While everyone thinks they know about menopause, we find most women are unclear about how long the process actually is, how you can begin experiencing symptoms long before periods cease, and that things aren’t always as awful as pop culture and urban myth has led us to believe – check out 5 Reasons to Celebrate & Stay Positive During Menopause.

The actual affirmation that a woman has reached menopause comes after a woman has ceased having her period for 12, consecutive months. In the meantime, your body goes through perimenopause.

Perimenopause:  The Menopause Journey Begins

Menopause doesn’t happen overnight; rather, your body goes through a wind down process as hormones decrease, increase and do a bit of a biochemical rollercoaster until they finally settle down into a more restful and peaceful post-menopausal state.

Here are some of the things you can expect in perimenopause:

It takes an average of 8 to 10 years

As referenced above – menopause is a hormonal process and it takes years from start to finish. The average age for women to reach full menopause (ceasing their periods for 12 months in a row) is 51. Therefore, most women are beginning perimenopause in their early 40s.

This is also the reason getting pregnant is much trickier from age 40 onward; you’re trying to gear up a system that is starting to wind down.

It will probably begin in your 40s

Perimenopause begins most commonly in your 40s, and women are most likely to go through menopause similarly to their sisters and mother; some women may begin perimenopause in their latest-30.

If you’re experiencing perimenopause symptoms (explained below) at age 35- or younger, you may be experiencing early menopause, so check in with your gynecologist to be sure because early menopause puts you at risk for other health issues.

Estrogen levels decrease, androgen levels increase

The main culprits of any perimenopause symptoms you experience are the result of hormone fluctuations. Most notably:

  • Estrogen levels can go up before they go down (the body’s effort to get as many eggs matured as possible). By menopause, estrogen levels will be lower than during the fertile years.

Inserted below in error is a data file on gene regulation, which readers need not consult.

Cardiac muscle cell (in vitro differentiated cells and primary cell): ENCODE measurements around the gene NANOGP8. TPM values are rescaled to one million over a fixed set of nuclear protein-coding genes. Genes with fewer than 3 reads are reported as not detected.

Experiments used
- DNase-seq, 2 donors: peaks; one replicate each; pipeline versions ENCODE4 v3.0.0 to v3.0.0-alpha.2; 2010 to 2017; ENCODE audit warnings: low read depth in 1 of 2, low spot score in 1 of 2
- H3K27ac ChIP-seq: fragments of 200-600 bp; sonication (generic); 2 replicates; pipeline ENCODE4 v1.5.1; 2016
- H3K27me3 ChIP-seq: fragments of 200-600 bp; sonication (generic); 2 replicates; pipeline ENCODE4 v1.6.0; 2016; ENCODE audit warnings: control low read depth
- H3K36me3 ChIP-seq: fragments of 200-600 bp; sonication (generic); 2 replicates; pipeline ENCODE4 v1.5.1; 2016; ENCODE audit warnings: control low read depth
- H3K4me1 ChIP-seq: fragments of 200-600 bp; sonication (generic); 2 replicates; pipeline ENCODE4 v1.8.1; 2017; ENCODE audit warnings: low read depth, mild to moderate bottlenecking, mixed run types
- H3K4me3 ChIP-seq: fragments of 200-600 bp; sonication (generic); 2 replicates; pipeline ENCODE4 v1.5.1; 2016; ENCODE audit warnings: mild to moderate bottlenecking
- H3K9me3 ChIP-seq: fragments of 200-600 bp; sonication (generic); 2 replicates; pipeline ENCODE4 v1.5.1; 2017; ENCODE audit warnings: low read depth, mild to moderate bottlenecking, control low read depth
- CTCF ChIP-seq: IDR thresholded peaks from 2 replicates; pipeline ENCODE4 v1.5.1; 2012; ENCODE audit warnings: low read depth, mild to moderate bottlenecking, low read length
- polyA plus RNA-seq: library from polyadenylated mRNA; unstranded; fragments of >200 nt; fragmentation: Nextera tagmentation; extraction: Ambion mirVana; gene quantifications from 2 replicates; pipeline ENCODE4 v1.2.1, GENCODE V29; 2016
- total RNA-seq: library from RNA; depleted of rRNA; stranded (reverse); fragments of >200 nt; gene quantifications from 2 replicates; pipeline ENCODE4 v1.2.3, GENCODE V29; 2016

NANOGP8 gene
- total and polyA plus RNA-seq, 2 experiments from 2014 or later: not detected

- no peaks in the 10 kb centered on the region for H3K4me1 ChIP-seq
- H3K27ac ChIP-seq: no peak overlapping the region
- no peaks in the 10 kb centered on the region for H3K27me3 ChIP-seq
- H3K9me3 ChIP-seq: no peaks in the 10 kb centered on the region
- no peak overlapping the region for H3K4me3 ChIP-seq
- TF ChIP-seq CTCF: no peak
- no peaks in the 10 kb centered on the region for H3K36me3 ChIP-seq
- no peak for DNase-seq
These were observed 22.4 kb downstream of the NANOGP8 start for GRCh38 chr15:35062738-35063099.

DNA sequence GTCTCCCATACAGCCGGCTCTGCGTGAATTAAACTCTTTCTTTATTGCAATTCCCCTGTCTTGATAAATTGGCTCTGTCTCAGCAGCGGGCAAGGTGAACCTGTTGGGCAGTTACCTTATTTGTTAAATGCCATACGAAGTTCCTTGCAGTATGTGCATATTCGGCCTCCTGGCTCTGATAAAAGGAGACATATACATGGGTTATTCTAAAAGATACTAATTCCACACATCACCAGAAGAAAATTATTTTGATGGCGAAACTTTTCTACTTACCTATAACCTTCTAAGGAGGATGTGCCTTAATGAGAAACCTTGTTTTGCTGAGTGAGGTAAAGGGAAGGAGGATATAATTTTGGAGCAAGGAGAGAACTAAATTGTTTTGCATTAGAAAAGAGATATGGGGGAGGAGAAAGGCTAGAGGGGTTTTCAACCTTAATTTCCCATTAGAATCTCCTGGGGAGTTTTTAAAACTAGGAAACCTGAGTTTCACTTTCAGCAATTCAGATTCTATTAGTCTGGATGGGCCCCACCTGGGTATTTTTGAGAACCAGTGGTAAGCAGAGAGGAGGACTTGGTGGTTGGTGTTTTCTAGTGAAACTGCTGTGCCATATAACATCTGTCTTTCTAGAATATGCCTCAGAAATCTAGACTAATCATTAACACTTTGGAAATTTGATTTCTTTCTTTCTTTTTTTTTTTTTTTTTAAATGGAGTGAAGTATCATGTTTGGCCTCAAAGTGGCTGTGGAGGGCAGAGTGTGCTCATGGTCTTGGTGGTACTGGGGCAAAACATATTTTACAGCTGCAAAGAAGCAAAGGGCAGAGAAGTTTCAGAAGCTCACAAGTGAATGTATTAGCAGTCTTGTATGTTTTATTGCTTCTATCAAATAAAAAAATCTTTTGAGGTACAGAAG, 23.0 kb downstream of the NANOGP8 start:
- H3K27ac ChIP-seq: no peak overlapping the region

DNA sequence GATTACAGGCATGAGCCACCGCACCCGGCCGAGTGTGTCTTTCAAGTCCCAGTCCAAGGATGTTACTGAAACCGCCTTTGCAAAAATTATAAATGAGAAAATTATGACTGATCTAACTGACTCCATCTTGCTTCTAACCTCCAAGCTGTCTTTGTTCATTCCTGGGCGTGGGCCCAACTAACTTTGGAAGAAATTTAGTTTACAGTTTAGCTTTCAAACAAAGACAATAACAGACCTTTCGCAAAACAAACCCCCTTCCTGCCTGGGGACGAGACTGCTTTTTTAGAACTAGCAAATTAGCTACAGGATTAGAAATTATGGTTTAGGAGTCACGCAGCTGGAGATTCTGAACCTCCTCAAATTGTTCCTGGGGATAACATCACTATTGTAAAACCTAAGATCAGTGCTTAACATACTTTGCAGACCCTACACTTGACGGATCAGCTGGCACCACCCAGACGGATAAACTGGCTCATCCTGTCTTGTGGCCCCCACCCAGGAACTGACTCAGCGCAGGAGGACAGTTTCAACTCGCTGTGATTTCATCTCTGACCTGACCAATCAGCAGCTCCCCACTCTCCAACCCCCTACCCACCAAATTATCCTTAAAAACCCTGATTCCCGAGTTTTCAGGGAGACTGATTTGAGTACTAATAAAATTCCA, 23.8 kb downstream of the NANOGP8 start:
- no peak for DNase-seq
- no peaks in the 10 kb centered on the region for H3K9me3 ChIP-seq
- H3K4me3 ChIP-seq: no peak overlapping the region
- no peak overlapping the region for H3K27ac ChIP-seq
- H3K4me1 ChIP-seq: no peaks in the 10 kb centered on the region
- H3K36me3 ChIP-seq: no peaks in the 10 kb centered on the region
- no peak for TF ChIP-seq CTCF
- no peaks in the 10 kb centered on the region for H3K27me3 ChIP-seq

• Progesterone levels drop when you do ovulate. Ovulation is wonky during this period but when you do ovulate, progesterone levels tend to drop lower than they used to.
  • Androgen (male hormone levels) go up. Over this period of time, androgen (male hormone) levels rise – hence those pesky whiskers that appear out of nowhere on your chin and upper lip…following male hair patterns.

All those hormonal ups and downs take their toll in the form of “menopause symptoms.”

You’ll know you’re experiencing perimenopause by its symptoms

Most women experience mild to moderate menopause symptoms, and only a smaller minority of women have what they consider severe-level symptoms. The most common symptoms include:

  • Night sweatsperimenopause
  • Vaginal dryness (which can lead to painful intercourse)
  • Irregular periods
  • A shorter menstrual cycle
  • Weight gain and difficulty losing weight
  • Irritability
  • Hot flashes
  • Trouble sleeping (insomnia at the beginning or in the middle of the night)
  • Irritability or moodiness
  • Difficulty concentrating

The large majority of these will fade after you reach menopause – but many women (as many as 30%) continue to experience some degree of hot flashes after menopause.

You can support the perimenopause process with lifestyle choices

Certain lifestyle choices can diminish the effects of menopause symptoms. Diet is certainly one of them – the foods you eat can make symptoms work or help to mitigate them. Read, What You Eat May Delay Menopause, to learn more about that.

Regular exercise is always helpful – particularly for weight management, healthier sleep habits and mood regulation. You can also discuss hormone therapy options with your physician to help weather the storm.

Need support or confirmation that you’re experiencing perimenopause? Schedule an appointment with the Overlake team and we’ll support you through the journey.

image: pixabay.com